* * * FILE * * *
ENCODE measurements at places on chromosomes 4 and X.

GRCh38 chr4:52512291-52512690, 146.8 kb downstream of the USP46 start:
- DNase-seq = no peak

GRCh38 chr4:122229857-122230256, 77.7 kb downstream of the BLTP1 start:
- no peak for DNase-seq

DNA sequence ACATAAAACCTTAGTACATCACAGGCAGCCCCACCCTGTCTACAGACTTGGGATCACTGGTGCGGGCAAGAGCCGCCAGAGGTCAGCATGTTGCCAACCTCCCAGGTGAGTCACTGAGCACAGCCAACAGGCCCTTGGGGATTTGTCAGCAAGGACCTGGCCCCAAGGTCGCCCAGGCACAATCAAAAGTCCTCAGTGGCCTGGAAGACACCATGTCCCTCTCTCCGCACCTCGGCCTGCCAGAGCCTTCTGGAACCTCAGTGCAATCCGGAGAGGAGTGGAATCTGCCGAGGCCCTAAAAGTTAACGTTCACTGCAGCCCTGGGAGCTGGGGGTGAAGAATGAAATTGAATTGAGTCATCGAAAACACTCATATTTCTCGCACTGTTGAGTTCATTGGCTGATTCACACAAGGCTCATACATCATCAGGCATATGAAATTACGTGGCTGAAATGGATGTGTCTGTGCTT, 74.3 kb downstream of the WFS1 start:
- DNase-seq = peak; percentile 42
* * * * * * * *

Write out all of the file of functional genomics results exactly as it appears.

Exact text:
ENCODE measurements at places on chromosomes 4 and X.

GRCh38 chr4:52512291-52512690, 146.8 kb downstream of the USP46 start:
- DNase-seq = no peak

GRCh38 chr4:122229857-122230256, 77.7 kb downstream of the BLTP1 start:
- no peak for DNase-seq

DNA sequence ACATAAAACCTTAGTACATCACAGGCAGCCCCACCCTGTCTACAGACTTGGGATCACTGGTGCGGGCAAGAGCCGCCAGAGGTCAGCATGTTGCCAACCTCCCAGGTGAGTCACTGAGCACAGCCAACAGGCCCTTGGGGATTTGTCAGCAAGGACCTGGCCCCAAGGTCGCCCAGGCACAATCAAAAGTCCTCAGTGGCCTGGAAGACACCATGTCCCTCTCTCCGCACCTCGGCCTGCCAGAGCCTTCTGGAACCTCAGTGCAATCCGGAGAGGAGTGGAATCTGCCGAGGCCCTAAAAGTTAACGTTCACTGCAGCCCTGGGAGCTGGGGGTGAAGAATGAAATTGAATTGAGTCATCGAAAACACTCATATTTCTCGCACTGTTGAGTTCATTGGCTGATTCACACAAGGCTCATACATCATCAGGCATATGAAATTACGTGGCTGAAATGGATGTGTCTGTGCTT, 74.3 kb downstream of the WFS1 start:
- DNase-seq = peak; percentile 42